Clinton Township Newsletter

August 2018 Issue of the Clinton Township Newsletter

Clinton Township Newsletter, Clinton New Jersey, May 2013 Issue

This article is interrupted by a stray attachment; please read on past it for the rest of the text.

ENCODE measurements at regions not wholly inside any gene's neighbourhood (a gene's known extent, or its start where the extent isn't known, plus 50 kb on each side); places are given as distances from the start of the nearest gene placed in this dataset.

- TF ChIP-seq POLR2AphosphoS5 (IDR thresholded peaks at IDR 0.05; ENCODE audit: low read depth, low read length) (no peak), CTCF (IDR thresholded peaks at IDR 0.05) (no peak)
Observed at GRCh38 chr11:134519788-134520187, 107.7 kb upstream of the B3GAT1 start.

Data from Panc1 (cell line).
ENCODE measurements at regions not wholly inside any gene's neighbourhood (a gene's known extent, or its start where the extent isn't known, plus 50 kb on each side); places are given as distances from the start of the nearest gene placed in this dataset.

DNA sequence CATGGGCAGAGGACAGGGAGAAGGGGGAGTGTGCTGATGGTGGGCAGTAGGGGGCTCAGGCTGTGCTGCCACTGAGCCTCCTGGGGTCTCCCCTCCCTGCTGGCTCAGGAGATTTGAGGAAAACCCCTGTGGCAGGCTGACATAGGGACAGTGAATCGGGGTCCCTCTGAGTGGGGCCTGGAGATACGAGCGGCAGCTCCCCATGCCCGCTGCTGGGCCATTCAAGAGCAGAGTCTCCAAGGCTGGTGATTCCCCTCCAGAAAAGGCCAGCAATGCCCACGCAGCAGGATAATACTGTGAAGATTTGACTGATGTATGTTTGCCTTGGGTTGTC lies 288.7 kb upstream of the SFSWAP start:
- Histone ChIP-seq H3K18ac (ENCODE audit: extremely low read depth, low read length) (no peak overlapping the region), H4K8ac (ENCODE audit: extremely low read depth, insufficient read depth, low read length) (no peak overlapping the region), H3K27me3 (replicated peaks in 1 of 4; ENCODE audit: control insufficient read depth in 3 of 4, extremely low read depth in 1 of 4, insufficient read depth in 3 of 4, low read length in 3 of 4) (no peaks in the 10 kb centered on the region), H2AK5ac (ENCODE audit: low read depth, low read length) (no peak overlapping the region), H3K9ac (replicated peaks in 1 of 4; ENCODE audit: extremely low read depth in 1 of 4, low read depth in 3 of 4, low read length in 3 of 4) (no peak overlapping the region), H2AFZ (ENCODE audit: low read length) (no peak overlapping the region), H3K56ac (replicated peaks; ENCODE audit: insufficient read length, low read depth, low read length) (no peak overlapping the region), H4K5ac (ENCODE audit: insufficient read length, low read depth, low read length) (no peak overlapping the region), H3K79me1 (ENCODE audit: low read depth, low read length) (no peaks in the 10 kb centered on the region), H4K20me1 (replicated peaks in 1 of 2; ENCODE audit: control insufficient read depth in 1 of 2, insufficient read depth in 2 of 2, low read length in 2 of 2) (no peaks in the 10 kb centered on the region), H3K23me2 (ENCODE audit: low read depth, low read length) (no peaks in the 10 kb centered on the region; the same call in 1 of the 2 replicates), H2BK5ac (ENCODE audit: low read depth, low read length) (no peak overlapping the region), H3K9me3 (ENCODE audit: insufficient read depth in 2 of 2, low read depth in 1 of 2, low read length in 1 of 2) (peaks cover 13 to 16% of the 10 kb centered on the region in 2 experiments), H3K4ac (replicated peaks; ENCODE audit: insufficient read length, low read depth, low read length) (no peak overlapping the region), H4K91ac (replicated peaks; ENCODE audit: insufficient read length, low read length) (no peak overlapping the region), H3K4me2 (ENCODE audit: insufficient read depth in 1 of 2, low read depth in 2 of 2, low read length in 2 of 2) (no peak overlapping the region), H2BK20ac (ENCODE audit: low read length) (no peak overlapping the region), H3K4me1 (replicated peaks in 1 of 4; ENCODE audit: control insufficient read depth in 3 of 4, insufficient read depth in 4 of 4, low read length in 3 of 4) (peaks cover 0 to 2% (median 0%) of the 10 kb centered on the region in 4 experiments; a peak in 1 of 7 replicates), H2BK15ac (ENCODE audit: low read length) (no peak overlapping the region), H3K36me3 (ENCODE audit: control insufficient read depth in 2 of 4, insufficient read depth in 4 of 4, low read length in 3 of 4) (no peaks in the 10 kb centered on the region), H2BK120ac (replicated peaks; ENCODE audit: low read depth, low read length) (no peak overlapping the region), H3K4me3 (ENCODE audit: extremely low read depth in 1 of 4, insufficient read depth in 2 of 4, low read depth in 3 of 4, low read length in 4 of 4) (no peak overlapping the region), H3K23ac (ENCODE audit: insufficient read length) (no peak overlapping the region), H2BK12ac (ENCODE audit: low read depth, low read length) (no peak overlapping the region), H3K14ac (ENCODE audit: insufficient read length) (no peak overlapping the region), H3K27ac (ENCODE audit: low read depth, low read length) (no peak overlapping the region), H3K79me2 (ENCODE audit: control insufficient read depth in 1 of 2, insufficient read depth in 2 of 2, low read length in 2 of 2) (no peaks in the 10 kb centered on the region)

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2 A u g u s t 2 0 1 8 Don't Just Retire... Retire Strategically. Mark Chioda Managing Director/CEO • Income Planning • Insurance • Social Security Planning • Annuities • LTC ...and more! Call 908.797.3881 We'll Make Your Money Work For You! retirement planning services Shirley (Sherry) Havens CRS, GRI, SRES ® Sales Associate Because the Right Realtor Really Makes the Difference. Questions About Real Estate? Ask Sherry Over 30 Years Serving Hunterdon, Somerset, Warren and Morris Counties cell: 908.507.4927 office: 908.735.8080 Recently I came across an old book of etiquette that was published in 1922. If you have any doubts that our society has changed drastically since that time I will dispel them with what follows. I'm ever so thankful that when I was born in 1928 these "rules" were not in place at my house. The first chapter deals solely with how to handle servants. "Those who serve as butlers and maids and valets must learn the rules of good conduct that govern their duties and responsibilities". Apparently there was "an invisible barrier" between the inferiors who worked for us and their superiors (us). When announcing guests, the butler should ask "Name, please" – not in a sing-song or indifferent manner but in a polite tone of voice and with a genial smile. Butlers' duties confined them to the drawing room and dining room only. "The ladies maid does not take part in general housework". Her duties were only to care for the wardrobe of her mistress, to assist her at her toilette, to draw her bath and to lay out her clothes. It was the duty of the chamber maid to make her bed. And she was to wear a black dress with a dainty white apron in winter. There is no mention of her summer garb but you can bet it wasn't shorts and a tee shirt. Of course there was also a nursemaid for the kids and a housemaid "dressed spotlessly in white and a cook who, in addition to preparing all meals, perhaps attended to the furnace." The house must have been packed solid with such an array of servants. For me, in 2018, my house seems crowded when my son visits from Minnesota. There is a chapter devoted to luncheons. Not meeting at a nearby diner for a hamburger! These luncheons could be formal with at least six courses where cut glass platters were used for nuts and bon-bons and candles were NEVER used. "Informal luncheon invitations may be sent only a few days before the occasion. Informal luncheons should only last for an hour and a half. It would be exceedingly inconsiderate and rude to delay the hostess who undoubtedly would have afternoon engagements." A delightful chapter instructs bachelors how to entertain. Activities include theatre or yachting parties. Wealthy bachelors found pleasure and diversion in giving balls and dances. (Wealthy bachelors have somehow eluded me my entire life.) The book has sections on Speech (importance of correct vocabulary) and Dress (gaudiness versus good taste) and Etiquette Abroad. I've been called "a broad" a few times but I've never been there. The book ends with rules about tipping the taxi driver, tipping on a train and while crossing the ocean and in foreign countries. It appears I've been doing it wrong for decades. In today's world etiquette seems almost non-existent. 2018 is far from perfect... but I'll take it! Ruth Keesing's booklet "What Do I Do Now? A practical guide for surviving the tasks associated with the death of a loved one", addresses Probating a Will, Social Security, Military Benefits, Funeral Information and other relevant subjects. And, most importantly, What To Do While Everybody is Still Alive. If you'd like to buy a copy, please email Ruth @ CALL TODAY! 908.735.4499 Locally Owned and Operated by Phil & Diane Koury 185 Center Street, Clinton "Summertime is always the best of what might be." ~ Charles Bowden

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